by Jennifer Bowman
The Christmas of 2005 was a different one for me. That Christmas happened to fall on a Sunday, and my grandmother (on my mother's side) insisted that we all go to church before opening presents. My dad and I, the spiritual beings that we are, protested enormously. Not get to open presents until the afternoon?! Travesty! We finally convinced her, either through volume or reason (because with us, both work equally) and we came to a compromise: we attend a night Christmas Eve church service at some church in Cleveland and we don't have to go to church on Sunday morning.
The church that worked most with our schedules happened to be St. Luke's Episcopal. I'd never been in a church that began with "St." before, other than as a mere tourist in Washington, D.C. I fell in love with the liturgical side of church almost immediately. It seemed so beautiful, so sincere - but it was still Protestant.
So this Wednesday, Lee University held an Ash Wednesday service. All were welcome, and I jumped at the opportunity to engage in the ecumenical services again. I got a nail to represent Christ (which I have since lost in less than 24 hours) and a prayer booklet for all forty days of Lent. I took communion with a wafer dipped in non-alcoholic wine. They normally use real wine, but due to some taking vows against alcohol during Lent, they didn't.
The priest marked the ash on my forehead in the shape of a cross. I was later amazed by the Christian people at Lee University who had no idea what it was there for and why. I felt a bit like Hester Prynne from The Scarlet Letter.
What have I given up for Lent? One of my favorite foods: ice cream, in all its glorious forms. I'm not quite sure what the other rules of Lent are because I'm merely a Pentecostal with a taste for liturgy. Yes, despite all this, I'm still a dead-set member of the Church of God. While I appreciate and love the beauty in the Episcopalian church, and am following its customs for at least forty days, I still love that fire that comes with what we would call a "holy ghost revival!"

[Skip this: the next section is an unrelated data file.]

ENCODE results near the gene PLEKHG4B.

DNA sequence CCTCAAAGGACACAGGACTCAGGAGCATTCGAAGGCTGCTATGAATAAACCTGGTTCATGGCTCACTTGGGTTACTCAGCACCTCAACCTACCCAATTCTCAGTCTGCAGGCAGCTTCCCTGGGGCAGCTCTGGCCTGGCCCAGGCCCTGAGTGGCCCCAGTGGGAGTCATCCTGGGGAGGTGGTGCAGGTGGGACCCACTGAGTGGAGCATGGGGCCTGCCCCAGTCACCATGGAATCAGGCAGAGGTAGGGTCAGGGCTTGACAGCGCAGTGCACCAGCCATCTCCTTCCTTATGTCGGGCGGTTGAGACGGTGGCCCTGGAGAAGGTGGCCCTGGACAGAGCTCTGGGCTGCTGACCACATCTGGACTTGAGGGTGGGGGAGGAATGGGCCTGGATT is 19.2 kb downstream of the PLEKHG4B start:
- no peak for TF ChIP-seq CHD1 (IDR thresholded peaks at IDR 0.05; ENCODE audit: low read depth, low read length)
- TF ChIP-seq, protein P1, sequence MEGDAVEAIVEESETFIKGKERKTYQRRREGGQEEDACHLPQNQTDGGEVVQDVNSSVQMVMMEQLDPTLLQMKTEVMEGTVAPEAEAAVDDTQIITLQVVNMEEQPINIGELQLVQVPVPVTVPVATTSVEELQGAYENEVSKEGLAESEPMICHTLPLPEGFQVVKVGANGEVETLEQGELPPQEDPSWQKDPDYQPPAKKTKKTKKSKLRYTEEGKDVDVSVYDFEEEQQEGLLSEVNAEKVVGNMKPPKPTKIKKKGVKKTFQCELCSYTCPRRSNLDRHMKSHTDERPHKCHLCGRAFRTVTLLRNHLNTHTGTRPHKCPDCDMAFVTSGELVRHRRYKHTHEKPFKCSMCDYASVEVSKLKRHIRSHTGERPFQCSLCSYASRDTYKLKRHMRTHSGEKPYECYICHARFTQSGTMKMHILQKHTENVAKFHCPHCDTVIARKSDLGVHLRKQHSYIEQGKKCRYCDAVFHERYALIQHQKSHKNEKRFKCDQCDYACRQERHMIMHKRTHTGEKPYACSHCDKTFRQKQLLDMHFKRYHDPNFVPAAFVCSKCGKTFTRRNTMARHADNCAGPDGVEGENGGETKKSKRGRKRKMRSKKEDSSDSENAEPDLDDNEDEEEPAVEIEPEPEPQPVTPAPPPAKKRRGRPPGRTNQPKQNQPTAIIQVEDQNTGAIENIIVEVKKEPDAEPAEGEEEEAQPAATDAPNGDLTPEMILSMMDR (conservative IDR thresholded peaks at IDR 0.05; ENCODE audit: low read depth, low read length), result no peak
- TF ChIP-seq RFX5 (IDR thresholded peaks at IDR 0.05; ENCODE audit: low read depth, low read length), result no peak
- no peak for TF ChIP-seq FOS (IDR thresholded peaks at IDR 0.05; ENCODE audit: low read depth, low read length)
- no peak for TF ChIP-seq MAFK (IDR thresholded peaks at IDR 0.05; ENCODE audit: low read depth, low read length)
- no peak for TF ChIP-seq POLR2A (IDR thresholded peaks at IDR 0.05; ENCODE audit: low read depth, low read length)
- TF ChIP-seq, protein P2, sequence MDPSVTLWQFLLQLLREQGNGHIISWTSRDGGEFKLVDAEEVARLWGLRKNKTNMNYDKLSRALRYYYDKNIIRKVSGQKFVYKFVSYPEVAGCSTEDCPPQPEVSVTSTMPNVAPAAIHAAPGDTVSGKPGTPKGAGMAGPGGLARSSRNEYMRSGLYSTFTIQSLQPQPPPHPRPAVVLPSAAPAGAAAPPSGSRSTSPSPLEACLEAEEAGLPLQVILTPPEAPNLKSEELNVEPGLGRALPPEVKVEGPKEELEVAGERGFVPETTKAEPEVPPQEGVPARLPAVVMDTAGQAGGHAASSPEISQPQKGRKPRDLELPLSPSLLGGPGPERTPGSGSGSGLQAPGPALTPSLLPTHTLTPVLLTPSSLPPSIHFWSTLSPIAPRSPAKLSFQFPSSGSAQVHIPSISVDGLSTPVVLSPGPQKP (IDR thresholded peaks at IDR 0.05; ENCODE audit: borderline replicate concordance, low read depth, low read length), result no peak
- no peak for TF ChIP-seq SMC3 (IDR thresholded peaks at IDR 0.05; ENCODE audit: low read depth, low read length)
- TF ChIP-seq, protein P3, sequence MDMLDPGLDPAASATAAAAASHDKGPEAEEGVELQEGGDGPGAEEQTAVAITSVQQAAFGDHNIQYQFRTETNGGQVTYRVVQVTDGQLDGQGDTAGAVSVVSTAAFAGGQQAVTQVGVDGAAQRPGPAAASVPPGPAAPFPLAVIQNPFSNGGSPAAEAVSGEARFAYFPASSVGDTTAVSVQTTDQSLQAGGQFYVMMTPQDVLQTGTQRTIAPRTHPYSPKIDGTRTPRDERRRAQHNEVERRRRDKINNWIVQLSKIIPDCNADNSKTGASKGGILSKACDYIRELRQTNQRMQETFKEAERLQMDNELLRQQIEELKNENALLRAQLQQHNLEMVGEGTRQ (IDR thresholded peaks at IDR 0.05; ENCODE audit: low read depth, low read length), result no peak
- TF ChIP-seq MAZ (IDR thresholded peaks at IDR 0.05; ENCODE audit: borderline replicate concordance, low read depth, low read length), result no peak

But my religious curiosity is strong. One of my secret never-to-be-attained fantasy goals is to attend every church in Cleveland, Tennessee. And that's a lot: Bradley County has more churches per capita than any other county in the United States. Lee University has taught me to learn how much I love the diversity of speakers and styles in preaching. And I know for a fact from several religious debates that there is a lot of catholic diversity (at least in Christianity!) in Cleveland.
I hope to eventually fulfill all my wanderlust desires. Since I can't really go anywhere right now, I can start with Bradley County's most important commodity: churches. Celebrating Lent certainly seems like a good introduction.